Step 4: Read and complete the decision guide to learn more about your symptoms.
Okay. This raises the possibility that your joint pain is due to something other than gout. It's worth considering other possibilities (to be considered below). Certain facts make gout more or less likely. For example, gout is unlikely if you are a premenopausal woman. Gout tends to occur in women only when they are at least seven to ten years post-menopausal. It can occur in men of any age, though it is unusual in teenagers and is more common in older men or in people with a family history of gout.
Gout is likely if you have had repeated episodes of sudden first (big) toe pain and swelling that gets better without antibiotics over a few days, even if joint fluid has never been removed or examined.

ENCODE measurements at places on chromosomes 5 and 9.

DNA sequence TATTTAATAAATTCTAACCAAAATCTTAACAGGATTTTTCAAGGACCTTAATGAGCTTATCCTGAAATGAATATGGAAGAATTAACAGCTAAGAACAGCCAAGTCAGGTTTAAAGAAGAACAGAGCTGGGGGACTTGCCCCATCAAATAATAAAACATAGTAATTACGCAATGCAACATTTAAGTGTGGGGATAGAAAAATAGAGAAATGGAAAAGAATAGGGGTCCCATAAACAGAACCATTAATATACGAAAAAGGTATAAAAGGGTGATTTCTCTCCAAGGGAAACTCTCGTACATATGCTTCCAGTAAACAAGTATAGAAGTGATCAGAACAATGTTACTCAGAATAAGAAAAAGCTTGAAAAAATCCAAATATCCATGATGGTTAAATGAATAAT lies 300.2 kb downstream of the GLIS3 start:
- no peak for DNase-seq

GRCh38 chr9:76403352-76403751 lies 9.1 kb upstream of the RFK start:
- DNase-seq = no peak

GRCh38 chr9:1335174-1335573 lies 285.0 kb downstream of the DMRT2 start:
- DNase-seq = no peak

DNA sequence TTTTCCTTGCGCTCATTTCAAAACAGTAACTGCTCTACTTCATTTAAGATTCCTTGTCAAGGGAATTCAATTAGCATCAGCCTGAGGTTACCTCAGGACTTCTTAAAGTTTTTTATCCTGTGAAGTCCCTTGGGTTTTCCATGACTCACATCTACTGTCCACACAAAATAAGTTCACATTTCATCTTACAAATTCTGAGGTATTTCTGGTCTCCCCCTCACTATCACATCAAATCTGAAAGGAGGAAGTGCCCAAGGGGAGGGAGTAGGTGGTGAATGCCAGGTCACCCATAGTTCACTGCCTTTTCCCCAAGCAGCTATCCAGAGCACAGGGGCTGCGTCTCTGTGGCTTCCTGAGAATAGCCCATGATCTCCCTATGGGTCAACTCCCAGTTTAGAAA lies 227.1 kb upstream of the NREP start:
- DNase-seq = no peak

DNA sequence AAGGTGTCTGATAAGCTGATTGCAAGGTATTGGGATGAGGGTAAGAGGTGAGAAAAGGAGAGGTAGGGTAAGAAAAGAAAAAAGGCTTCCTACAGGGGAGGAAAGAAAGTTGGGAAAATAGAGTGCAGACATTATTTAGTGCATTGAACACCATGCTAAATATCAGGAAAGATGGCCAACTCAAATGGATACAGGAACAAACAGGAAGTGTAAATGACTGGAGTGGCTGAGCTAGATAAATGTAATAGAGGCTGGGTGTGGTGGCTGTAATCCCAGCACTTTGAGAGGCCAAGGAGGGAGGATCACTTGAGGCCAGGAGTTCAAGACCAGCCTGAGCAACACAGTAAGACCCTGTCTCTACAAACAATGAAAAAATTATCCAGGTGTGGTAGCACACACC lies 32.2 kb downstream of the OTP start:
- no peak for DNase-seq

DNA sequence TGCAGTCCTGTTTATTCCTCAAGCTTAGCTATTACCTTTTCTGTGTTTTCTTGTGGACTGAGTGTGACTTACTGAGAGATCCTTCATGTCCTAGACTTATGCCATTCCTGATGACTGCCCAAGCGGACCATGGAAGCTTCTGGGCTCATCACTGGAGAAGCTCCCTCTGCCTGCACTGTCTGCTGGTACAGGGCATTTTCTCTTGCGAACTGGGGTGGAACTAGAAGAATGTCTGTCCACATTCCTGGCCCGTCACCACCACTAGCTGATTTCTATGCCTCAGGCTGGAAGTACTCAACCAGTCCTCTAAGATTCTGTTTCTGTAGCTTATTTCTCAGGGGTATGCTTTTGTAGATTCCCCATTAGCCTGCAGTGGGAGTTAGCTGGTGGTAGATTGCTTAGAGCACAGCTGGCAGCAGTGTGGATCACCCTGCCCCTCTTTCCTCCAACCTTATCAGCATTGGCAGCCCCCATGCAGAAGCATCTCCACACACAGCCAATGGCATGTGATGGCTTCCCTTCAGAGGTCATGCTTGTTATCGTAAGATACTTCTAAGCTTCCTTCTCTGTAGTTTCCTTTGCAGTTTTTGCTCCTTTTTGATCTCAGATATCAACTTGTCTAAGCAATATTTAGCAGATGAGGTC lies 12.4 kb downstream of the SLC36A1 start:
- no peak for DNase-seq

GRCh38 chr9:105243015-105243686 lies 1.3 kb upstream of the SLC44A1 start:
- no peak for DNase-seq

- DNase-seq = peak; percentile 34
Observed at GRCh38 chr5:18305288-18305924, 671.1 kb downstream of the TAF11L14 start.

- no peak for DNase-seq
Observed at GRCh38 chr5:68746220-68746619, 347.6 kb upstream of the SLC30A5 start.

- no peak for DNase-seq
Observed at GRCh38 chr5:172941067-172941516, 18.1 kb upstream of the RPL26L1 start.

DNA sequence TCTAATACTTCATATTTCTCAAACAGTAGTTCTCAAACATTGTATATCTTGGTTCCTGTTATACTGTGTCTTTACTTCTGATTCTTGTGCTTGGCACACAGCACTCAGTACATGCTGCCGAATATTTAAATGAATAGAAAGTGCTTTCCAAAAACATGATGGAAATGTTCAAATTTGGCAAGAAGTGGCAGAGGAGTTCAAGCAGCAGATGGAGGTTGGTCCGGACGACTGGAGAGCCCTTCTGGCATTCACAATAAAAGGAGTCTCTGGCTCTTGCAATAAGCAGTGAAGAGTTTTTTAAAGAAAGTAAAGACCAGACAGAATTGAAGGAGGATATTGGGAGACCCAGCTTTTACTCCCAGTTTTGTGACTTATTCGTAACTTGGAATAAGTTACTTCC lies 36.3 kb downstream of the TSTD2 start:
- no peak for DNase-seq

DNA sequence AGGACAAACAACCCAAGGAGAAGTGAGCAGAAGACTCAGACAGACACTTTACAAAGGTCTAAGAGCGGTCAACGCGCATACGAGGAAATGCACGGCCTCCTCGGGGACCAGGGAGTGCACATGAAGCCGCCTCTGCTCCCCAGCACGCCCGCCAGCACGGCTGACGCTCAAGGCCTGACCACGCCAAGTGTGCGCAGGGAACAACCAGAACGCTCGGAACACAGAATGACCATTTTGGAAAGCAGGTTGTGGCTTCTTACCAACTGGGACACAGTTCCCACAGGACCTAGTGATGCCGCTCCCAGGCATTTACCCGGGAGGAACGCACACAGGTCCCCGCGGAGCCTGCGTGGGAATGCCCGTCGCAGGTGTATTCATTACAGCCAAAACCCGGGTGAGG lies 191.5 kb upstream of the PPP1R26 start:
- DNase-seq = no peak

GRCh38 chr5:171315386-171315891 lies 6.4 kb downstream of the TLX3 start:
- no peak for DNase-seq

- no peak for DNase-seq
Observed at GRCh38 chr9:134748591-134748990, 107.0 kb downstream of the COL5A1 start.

Most experts agree that it is not always necessary to prove the diagnosis of gout by removing joint fluid; symptoms and examination alone may be so compelling that proof is unnecessary. On the other hand, you cannot diagnose gout from a blood test and often it is very helpful to prove the diagnosis by removing a bit of fluid.
Talk with your doctor about how certain the diagnosis of gout is.
Mimics of gout include certain infections and other types of arthritis including pseudogout, psoriatic arthritis, arthritis associated with inflammatory bowel disease, Reiter's syndrome and ankylosing spondylitis.
The next questions deal with the severity of your gout or problems that might be related to gout.
Is one or more of the following statements true for you?
I've had gout in more than one joint at the same time.
I have frequent attacks (4 or more times in a year).
I have lumps under the skin (or have been told I have tophi).
I have had one or more kidney stones.
My gout has been hard to treat, taking more than a day or two to get under control and/or has required steroid pills.